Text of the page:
SF: I grew up reading the Silver Age Superman comic books, which featured covers mostly drawn by Curt Swan, while at the same time watching the Adventures of Superman TV series. George Reeves was Swan’s Clark Kent come to life. Sometimes though, the story inside the comics was drawn by another artist. I wanted to see Swan’s artwork that went with those glorious covers. Later I realized that Swan had drawn those same stories for the Superman newspaper strip. Here were the stories that went with those covers, and I decided that I was going to find all of them.

EC: I love how you partnered with IDW for this effort. Can you tell me a little about the relationship?

SF: I own the only known collection of Superman newspaper strips. I knew that fans had been for years demanding from DC that these stories be reprinted but DC did not have them. Due to a decision that is lost to history DC published the strips once then threw them away. No copies were made, no individual titles were recorded, we don’t even have an accurate list of which newspapers carried the strip in its final years, so I created a website to showcase my collection; it received a great deal of attention. IDW approached me and we have been working together ever since. They have a wonderful imprint called The Library of American Comics, headed by Dean Mullaney, whose aim is to publish as many lost American comic strips as is possible, not only Superman.

EC: How many books in the series do you have out now, and what’s coming up next?

SF: IDW picked up in 1943 where Kitchen Sink Press left off. In the late 1990’s they reprinted the first three years of dailies and Sundays. Each dailies volume covers 2 to 2 ½ years of episodes. The final Golden Age volume will be in stores in May. Next year we will enter the Atomic Age of comic strips after which comes the one I am looking forward to most, the final book in the series, the beginning of the Cambrian explosion of creativity also known as the Silver Age.

EC: The covers to these books are wonderful! How are they designed?

SF: The beautiful covers, front and reverse, were drawn by the great Pete Poplaski. Lorraine Turner designs all the books. I think each cover conveys the lighthearted spirit that permeated 60’s comics.

EC: What makes these Superman Newspaper Strips so special, and why should Superman fans read them?

SF: If you love Silver Age Superman stories that appeared in the comics, you will love these books. Superman co-creator Jerry Siegel was rehired by DC to transform scripts written for the comic books into strip format. The added length of the strip versions allowed Siegel to give the stories more depth and characterization than their comic doppelgangers. These strips were Siegel’s last Superman work and in my opinion the best work of his life.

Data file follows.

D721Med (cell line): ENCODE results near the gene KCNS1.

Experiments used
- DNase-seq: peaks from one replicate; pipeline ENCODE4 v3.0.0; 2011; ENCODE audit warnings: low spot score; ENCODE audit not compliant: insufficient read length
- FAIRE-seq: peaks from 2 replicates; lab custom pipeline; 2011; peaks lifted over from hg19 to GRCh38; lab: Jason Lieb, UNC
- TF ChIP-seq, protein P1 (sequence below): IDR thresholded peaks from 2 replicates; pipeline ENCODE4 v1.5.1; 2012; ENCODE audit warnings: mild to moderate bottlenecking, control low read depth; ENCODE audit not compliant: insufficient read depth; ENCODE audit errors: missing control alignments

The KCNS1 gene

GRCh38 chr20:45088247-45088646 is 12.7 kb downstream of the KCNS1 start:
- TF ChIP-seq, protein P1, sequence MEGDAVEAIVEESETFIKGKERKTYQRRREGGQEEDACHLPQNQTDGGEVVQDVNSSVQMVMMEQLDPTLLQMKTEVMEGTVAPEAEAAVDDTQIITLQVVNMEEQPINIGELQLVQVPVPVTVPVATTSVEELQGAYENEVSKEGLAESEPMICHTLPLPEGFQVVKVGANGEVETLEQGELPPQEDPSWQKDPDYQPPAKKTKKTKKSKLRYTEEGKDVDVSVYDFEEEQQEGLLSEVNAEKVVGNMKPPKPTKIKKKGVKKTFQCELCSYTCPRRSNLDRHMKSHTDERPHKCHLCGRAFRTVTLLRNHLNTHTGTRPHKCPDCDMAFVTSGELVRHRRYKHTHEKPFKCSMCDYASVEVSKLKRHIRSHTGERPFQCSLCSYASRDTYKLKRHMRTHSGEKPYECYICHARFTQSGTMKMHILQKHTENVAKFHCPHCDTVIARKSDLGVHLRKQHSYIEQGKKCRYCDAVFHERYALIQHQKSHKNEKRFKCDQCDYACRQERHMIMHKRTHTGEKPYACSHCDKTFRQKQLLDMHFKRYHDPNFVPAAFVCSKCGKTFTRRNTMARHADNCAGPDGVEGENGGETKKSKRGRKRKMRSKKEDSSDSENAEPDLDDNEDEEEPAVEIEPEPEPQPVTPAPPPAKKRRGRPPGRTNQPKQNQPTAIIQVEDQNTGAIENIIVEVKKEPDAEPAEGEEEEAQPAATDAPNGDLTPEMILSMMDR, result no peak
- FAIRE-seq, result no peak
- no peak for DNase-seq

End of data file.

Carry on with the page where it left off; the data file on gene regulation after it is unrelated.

EC: You recently were a guest at ITHACON. What was that like? Were there any surprises there?

SF: I loved attending Ithacon. The only surprise was how appreciative of my efforts were the comics professionals in attendance. It was very fulfilling.

EC: These newspaper strips have so many familiar supporting characters. Did they also introduce new characters or narrative elements to the Superman mythology?

SF: Because the comic books have a longer lead-time than the dailies, several episodes appeared in the strips first. As a result, the first appearance of arch foes Brainiac, Bizarro, Metallo, and Mr. Myxptlk occurred in the strips. Supporting characters like lovely Lyla Lerrol also made their debuts in the strips.

EC: Which creators worked on these strips and who do you feel delivered the best work?

SF: Wayne Boring was so adept at drawing the Superman strip that he drew both dailies and Sundays for a time and he remained on the Sunday strip for a quarter of a century. But the most fulfilling part of my journey has been publishing Jerry Siegel’s final Superman work that had been lost for over half a century.

EC: What’s your favorite Superman Newspaper adventure and why?